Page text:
And so there are children who say, “I am obeying my parents but just wait until I become old enough to do my own thing.” How do you have the right attitude? First of all, have an attitude of thanksgiving. Gratitude! Your parents do a whole lot more for you than you can possibly remember or appreciate until you have your own, and then you find out how much they do for you.
Somewhere I read that it takes a quarter of a million dollars to raise a child today from point zero to past college. I don’t know if that’s right or not but I do know that it takes a tremendous amount of work and effort to rear children, and appreciation is so important. Those of us who are older and now know that, we have the responsibility of thanking our parents and giving gratitude to them, as I did last night when I called my mother in preparation for Mother’s Day. So what we should be responsible for doing is to have hearts that are filled with gratitude.
But you know that another thing, young people, and I say this particularly to those of you who are still in your homes, and in that sense directly under your parents’ authority, is to have not only an attitude of gratitude but honesty. If there is anything that your parents appreciate, it is the knowledge that when you speak, you speak truth, the whole truth, and nothing but the truth. So many times what happens is young people develop lives that their parents don’t even know about. So they say to Mom and Dad, “I’m going to John’s place,” and they may even speak the truth, but John’s place is just a stopping off point to go somewhere else. And there are young people who live such schizophrenic double lives where they are developing a whole secret network of relationships and sins, independently of their parents’ knowledge, and what a tragedy that is.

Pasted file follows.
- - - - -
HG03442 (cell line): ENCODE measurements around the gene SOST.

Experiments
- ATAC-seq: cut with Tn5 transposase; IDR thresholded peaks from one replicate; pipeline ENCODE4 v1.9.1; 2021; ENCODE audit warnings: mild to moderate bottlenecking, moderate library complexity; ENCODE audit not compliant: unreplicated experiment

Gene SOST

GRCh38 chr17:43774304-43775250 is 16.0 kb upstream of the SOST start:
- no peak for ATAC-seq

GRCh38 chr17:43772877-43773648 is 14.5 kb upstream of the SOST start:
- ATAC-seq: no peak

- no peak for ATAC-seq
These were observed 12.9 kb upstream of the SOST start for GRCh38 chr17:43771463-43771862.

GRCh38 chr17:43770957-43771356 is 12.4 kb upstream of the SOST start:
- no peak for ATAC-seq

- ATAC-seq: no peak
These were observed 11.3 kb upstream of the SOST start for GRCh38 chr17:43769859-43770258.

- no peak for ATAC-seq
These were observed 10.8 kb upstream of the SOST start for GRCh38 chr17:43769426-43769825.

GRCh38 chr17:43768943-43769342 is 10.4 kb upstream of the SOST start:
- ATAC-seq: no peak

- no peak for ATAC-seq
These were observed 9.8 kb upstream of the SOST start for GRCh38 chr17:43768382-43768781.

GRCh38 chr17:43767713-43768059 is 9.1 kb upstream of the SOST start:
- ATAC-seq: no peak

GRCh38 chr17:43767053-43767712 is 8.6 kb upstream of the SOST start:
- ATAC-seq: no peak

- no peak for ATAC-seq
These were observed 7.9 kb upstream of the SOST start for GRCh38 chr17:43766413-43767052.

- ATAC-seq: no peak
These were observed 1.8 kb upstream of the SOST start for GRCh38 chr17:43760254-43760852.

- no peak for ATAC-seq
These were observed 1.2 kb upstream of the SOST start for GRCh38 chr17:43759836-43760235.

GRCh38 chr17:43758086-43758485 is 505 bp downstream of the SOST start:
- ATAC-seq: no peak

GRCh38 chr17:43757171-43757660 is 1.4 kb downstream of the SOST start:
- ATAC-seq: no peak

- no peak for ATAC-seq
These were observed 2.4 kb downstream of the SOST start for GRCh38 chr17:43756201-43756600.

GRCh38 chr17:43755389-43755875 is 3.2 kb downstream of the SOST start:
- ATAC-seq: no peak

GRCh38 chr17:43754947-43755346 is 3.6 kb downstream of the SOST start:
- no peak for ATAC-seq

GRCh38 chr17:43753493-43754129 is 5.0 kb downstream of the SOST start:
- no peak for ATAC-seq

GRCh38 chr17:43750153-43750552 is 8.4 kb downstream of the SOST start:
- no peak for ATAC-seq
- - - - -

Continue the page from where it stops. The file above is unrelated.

As I was thinking about that this past week, I was reminded of this true story that has happened more than once back on the farm. You know what farmers used to do is they would take a hen that was sitting on eggs and they would put duck eggs under her, and she didn’t know the difference. She had not done any research on the nature of eggs, I guess, and she found that they looked like chicken eggs. So she hatched little ducks – ducklings. And Mother Hen would go around and she would find them food, and she thought that she was taking care of her own kids, mind you. And then day as they would come to what is called a dugout – a little pond of water (and I saw this with my own two eyes – it was something to behold), suddenly those little ducklings would pop into the water and swim. And Mother Hen would be absolutely incredulous. She’d be having an identity crisis there on the shore. She’d be running around and she’d be clucking and making all sorts of sounds, and trying to figure it out. “These are the kids I bore and look at what they are doing.”
You know, I’ve often thought of that story because there are many parents that are like that. They are rearing these children and they think that they are training some chickens and suddenly they find out they’ve been rearing ducks. Suddenly they find out that this child whom they thought they knew and understood is very different from the truth of what they believed. There’s a whole world out there that the child is getting involved in. And as soon as that child gets old enough to say goodbye to Mom and Dad, and as soon as he comes to the point where Dad is no longer physically stronger than he, he says goodbye, and he does his own thing and the parents can’t understand it.
I plead with you parents today, and young people, would you get together in your homes so that you understand one another, so that you can deal with issues that arise with honesty and integrity and transparency so that you know who you have in your home and both of you are responsible for that?
Do you know what the Bible says in the Old Testament? God says, “Whoso curses father or mother, let him be put to death.” It also says, “He that strikes father or mother, let him be put to death.” God is saying, “Honor your father and your mother that it may be well with you.”
You say, “But my parents are so strict. They are so harsh. They belong to the previous century.” Listen, young people, God may know that you needed parents just like that to keep you out of evil. You know? He just might know what’s best for you, and since we don’t have any opportunity to choose our parents, God has placed us under their authority and we ought to recognize that they are accountable to God, even if they mislead us certainly, but that we are subject to them. Why? It’s so that it may be well with us, says the text of Scripture.